While some fans were upset to see that David Morrissey's live-action iteration of The Walking Dead's Governor didn't die at the end of last season, the actor says that he finds every day on the hit show to be exciting, and that he would do whatever was asked of him to stay on.
So far, he's in good shape, as he's been called back as a series regular for season four, which kicks off on October 16...but on a show like The Walking Dead, that doesn't necessarily mean he won't die an episode or two into the new season, so Morrissey is counting his lucky stars to be there.
"Every minute you have on The Walking Dead, it's a bonus," Morrissey told reporters at San Diego Comic Con International yesterday. "I love it. The actors will all tell you the same thing. It's a great show to work on; it's a show where you never open a script and think in a negative way, 'How am I going to make that work?' Sometimes as an actor you get scripts and it's like, 'No one talks like that. How the hell am I gonna make that work?' You never have that dilemma. Your dilemma is you're looking at the writing and going, 'How am I going to release this? How am I going to get this off the page?' You're given a present and now you have to use it, so that's what the challenge of the show really is."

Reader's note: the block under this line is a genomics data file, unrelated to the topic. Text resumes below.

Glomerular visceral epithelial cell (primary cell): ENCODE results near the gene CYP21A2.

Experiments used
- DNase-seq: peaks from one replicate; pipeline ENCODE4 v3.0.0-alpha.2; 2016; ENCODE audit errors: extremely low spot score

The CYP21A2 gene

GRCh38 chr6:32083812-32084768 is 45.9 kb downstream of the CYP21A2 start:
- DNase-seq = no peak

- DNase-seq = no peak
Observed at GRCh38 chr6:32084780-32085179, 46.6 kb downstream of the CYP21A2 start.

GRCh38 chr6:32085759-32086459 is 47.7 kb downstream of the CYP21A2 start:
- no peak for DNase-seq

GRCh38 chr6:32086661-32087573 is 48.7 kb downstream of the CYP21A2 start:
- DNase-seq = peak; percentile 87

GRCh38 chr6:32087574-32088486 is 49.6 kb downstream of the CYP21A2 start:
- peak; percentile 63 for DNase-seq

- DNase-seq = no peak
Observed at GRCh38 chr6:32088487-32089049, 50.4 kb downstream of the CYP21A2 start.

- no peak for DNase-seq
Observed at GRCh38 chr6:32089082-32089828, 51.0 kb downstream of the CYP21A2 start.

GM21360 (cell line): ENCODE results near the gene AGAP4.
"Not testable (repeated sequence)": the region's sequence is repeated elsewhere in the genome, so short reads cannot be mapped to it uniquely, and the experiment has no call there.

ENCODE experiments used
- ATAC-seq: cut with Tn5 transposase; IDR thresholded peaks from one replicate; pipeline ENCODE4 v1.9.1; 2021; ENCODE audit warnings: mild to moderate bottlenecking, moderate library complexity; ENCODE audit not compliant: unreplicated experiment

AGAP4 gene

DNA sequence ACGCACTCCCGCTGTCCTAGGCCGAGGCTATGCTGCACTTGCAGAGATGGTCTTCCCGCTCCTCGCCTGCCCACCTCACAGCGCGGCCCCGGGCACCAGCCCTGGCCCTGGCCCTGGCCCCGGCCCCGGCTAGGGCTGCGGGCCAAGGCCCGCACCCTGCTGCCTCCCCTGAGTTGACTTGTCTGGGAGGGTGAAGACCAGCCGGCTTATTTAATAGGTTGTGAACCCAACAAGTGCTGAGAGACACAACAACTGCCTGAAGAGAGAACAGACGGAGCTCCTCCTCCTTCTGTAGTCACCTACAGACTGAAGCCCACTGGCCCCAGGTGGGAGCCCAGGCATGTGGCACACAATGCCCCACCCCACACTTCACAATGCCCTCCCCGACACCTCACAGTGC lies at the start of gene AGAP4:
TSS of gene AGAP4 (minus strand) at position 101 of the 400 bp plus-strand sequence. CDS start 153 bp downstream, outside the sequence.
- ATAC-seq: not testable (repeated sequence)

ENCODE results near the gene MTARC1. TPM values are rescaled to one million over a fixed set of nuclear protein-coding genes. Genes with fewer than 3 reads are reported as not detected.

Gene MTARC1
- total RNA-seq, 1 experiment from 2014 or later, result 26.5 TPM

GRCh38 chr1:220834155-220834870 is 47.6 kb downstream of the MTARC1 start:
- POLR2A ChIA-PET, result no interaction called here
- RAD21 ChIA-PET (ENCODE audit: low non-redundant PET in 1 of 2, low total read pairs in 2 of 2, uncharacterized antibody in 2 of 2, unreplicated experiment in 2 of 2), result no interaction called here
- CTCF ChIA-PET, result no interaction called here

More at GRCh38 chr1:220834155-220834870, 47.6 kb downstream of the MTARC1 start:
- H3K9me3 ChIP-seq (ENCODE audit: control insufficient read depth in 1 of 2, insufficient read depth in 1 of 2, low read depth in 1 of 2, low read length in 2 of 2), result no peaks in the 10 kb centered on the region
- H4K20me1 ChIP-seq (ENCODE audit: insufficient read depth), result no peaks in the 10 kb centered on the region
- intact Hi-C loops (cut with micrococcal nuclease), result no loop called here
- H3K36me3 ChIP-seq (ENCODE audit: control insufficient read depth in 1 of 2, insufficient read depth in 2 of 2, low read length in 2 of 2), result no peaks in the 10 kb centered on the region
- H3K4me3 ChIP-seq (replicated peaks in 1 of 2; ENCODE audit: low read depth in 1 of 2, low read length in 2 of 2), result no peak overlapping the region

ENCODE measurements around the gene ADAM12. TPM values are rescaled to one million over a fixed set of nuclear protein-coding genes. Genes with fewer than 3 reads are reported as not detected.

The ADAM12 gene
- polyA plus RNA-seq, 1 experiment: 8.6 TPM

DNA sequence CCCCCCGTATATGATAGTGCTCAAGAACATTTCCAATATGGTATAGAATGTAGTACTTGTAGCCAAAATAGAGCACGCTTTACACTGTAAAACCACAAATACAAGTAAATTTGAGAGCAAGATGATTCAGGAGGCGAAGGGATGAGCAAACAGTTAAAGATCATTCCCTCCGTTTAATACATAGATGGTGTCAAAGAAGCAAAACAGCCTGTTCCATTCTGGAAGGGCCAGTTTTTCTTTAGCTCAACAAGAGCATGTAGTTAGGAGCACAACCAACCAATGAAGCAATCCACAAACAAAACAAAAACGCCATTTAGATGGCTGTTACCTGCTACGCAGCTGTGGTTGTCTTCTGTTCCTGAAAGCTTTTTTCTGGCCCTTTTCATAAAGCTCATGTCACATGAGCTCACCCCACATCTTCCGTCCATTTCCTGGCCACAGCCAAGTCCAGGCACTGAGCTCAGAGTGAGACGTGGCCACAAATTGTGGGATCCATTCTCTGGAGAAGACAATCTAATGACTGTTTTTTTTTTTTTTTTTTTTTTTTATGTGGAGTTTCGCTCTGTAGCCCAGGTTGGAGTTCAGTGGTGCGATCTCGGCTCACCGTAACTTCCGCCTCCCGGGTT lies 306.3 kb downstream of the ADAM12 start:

What makes it special? Morrissey gives a lot of the credit to series creator Robert Kirkman and star Andrew Lincoln.
"I was asked last season about the show, and I said 'You know what? I'd make the tea for this show. I would actually get there and make coffee for everybody. I love being there," Morrissey added. "I know it sounds like crap actor talk, but it's absolutely true. I've been on a lot of shows and this show just--it's not even a plan, it's just the way the stars fall. It starts with Robert but all those elements all along the way. For me and my department, it's Andrew. He leads from the front, you know? When he goes to work, he goes to work in a way that's so committed, so all-encompassing; he doesn't close off from people, he leads from the front and he sets an example as the leading actor. So that's great, and no one comes on the show and sees the leading actor sort of not turning off or giving bad times to people or being discourteous; it's absolutely professional and wonderful and then the cameras turn and you're like, 'This guy's brilliant!' So you've got to step up to that--all the actors feel that."